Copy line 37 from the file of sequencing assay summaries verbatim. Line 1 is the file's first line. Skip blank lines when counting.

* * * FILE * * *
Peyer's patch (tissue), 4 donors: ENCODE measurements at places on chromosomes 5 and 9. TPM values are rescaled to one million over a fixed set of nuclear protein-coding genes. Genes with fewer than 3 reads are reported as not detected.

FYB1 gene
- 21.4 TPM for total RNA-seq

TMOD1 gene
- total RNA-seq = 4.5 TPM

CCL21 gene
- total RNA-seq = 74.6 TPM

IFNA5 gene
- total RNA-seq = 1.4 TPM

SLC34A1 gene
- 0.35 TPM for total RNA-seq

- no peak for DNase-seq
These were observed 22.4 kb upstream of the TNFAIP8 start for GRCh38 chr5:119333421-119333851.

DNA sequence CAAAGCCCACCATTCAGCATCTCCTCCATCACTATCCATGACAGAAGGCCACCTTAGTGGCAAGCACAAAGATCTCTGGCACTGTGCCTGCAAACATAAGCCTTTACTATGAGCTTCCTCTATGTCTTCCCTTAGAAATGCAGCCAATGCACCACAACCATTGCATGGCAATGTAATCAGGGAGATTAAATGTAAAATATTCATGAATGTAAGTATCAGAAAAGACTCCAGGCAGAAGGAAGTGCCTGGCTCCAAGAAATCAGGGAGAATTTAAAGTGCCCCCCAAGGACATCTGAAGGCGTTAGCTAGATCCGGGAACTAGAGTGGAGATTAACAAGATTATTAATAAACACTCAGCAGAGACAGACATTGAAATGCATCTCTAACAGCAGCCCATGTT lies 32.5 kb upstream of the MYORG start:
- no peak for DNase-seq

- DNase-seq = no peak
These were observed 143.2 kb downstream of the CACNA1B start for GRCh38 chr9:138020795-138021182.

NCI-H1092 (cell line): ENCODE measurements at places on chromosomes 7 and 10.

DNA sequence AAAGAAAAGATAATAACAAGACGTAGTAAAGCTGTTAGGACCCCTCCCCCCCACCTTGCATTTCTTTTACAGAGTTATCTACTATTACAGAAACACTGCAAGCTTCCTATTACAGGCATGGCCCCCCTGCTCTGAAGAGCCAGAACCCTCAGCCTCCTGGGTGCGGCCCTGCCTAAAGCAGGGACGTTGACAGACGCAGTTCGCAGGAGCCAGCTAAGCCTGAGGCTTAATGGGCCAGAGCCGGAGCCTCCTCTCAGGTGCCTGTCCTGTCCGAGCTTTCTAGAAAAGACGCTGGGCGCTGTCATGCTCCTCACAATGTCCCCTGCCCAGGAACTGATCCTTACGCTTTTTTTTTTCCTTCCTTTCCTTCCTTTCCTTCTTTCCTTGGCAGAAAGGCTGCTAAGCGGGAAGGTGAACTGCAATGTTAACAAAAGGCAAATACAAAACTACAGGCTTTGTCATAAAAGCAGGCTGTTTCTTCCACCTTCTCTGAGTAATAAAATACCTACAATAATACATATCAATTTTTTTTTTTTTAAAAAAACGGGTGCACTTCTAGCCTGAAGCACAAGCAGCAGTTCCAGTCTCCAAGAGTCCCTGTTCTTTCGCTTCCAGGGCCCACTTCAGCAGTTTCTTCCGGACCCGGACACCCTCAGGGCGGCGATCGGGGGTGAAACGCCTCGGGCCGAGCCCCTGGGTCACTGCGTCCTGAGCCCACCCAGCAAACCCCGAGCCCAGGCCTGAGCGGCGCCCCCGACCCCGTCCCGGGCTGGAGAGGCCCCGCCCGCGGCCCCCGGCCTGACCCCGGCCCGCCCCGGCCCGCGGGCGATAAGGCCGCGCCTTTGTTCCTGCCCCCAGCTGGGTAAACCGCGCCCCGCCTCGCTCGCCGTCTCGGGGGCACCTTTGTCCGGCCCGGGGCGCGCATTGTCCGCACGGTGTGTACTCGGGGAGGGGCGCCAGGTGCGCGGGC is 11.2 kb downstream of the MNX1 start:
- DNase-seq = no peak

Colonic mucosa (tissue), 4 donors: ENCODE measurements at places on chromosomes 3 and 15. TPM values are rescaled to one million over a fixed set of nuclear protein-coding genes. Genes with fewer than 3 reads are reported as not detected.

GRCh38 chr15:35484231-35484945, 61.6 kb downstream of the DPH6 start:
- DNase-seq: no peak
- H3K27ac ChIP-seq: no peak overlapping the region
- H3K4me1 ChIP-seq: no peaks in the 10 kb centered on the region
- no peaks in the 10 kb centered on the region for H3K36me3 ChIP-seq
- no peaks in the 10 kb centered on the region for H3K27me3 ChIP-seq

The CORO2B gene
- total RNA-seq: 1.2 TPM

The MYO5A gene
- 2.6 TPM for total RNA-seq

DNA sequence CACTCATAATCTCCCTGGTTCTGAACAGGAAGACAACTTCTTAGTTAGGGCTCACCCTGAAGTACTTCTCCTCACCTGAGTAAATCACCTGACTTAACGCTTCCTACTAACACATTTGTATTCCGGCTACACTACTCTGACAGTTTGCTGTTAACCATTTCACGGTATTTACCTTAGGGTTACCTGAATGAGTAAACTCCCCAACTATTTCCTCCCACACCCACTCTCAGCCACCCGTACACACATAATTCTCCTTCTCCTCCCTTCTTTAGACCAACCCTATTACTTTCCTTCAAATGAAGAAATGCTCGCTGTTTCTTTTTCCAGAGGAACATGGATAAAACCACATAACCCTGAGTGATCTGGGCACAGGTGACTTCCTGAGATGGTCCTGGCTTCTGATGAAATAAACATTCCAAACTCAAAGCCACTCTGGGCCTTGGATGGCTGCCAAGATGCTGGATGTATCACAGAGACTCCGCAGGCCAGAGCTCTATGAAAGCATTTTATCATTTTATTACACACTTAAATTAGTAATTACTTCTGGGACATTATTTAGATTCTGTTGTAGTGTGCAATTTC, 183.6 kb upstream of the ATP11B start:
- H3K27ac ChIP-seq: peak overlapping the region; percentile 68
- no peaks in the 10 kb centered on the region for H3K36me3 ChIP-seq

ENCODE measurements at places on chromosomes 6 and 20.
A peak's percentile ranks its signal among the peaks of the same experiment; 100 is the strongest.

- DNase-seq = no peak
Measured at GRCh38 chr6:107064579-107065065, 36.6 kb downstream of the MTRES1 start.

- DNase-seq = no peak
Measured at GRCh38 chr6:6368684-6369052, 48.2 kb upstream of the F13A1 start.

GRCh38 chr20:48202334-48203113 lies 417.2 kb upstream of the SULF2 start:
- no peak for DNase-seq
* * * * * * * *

- DNase-seq = no peak